Digestive Diseases and Sciences

, Volume 56, Issue 5, pp 1295–1298 | Cite as

Colloid Carcinoma of the Pancreas

  • Timothy A. Plerhoples
  • Michael Ahdoot
  • Michael A. DiMaio
  • Reetesh K. Pai
  • Walter G. Park
  • George A. Poultsides
Stanford Multidisciplinary Seminars

Case Presentation and Evolution

A 70-year-old male presented with a several-month history of steatorrhea and a 50-pound weight loss. He denied abdominal, flank, or back pain. His past medical history was notable for type 2 diabetes mellitus, hyperlipidemia, and coronary artery disease. His past surgical history was unremarkable. He denied any alcohol use and had no history of pancreatitis. Work-up prior to presentation included a negative colonoscopy, and a computed tomography (CT) scan of the abdomen showed a diffusely enlarged pancreas with a markedly dilated main pancreatic duct. The gland was essentially replaced by calcifications and the splenic vein was occluded. No discrete solid pancreatic mass was seen (Fig.  1). There was no ultrasonographic evidence of gallstones. These findings were initially interpreted as chronic pancreatitis, and the patient was treated for pancreatic insufficiency with oral pancreatic enzyme supplementation.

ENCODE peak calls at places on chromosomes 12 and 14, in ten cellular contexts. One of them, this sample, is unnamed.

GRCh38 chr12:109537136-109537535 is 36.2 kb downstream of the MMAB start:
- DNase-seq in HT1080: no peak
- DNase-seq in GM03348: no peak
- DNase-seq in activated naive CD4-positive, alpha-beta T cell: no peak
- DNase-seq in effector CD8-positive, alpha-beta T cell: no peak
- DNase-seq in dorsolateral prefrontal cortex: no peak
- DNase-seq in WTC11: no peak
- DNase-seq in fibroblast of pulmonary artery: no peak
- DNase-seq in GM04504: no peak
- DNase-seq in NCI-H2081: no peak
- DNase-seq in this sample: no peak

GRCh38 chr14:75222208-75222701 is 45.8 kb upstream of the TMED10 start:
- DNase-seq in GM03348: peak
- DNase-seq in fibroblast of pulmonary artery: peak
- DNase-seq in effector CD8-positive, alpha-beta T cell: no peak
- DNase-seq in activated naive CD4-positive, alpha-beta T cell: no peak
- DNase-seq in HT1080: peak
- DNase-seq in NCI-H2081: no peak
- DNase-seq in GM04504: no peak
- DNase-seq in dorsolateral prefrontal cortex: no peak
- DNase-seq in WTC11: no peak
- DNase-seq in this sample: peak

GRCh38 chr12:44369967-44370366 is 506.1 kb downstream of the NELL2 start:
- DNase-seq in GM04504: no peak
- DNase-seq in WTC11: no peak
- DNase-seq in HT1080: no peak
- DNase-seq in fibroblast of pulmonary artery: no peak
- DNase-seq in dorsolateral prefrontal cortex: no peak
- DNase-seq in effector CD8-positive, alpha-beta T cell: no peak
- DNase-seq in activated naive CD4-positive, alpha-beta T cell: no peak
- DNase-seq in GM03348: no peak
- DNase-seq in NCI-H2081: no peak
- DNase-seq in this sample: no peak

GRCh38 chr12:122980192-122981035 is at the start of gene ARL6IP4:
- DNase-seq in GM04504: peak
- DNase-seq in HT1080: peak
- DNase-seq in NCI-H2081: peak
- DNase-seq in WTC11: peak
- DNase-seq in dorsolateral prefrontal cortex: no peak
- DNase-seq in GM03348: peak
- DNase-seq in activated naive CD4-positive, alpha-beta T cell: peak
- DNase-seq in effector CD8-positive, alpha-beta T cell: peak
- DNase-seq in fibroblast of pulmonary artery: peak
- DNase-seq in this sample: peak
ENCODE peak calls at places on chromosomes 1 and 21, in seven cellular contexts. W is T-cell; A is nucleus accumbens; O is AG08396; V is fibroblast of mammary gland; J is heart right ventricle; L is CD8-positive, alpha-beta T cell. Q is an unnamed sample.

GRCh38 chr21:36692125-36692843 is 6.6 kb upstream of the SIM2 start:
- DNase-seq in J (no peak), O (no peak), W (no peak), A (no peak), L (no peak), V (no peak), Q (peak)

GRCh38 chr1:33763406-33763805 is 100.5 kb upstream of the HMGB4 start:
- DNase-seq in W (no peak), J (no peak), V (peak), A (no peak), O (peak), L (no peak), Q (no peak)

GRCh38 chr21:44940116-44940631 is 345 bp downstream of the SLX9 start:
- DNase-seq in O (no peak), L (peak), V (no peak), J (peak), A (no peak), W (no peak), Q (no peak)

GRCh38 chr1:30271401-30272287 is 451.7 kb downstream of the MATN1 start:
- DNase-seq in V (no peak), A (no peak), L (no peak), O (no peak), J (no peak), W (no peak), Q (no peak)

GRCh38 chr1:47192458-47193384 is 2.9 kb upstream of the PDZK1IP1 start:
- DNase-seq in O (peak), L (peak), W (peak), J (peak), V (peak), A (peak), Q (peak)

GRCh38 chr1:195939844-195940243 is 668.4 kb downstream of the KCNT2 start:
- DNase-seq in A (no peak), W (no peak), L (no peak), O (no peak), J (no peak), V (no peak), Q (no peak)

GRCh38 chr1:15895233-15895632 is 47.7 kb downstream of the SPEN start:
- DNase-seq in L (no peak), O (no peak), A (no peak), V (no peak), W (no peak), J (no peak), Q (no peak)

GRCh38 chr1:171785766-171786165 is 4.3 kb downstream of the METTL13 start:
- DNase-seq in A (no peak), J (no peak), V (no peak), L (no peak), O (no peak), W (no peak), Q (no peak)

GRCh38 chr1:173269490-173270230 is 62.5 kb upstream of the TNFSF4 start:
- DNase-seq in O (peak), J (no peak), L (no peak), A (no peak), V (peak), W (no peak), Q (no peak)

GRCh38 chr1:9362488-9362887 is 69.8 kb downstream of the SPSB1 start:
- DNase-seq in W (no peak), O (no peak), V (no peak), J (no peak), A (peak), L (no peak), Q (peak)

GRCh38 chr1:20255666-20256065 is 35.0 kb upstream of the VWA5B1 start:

Invasive Carcinoma Pancreatic Adenocarcinoma Main Pancreatic Duct Intraductal Papillary Mucinous Neoplasm Steatorrhea 
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Copyright information

© Springer Science+Business Media, LLC 2011

Authors and Affiliations

  • Timothy A. Plerhoples
    • 1
  • Michael Ahdoot
    • 1
  • Michael A. DiMaio
    • 2
  • Reetesh K. Pai
    • 2
  • Walter G. Park
    • 3
  • George A. Poultsides
    • 1
  1. 1.Department of SurgeryStanford University Medical CenterStanfordUSA
  2. 2.Department of PathologyStanford University Medical CenterStanfordUSA
  3. 3.Division of Gastroenterology and Hepatology, Department of MedicineStanford University Medical CenterStanfordUSA

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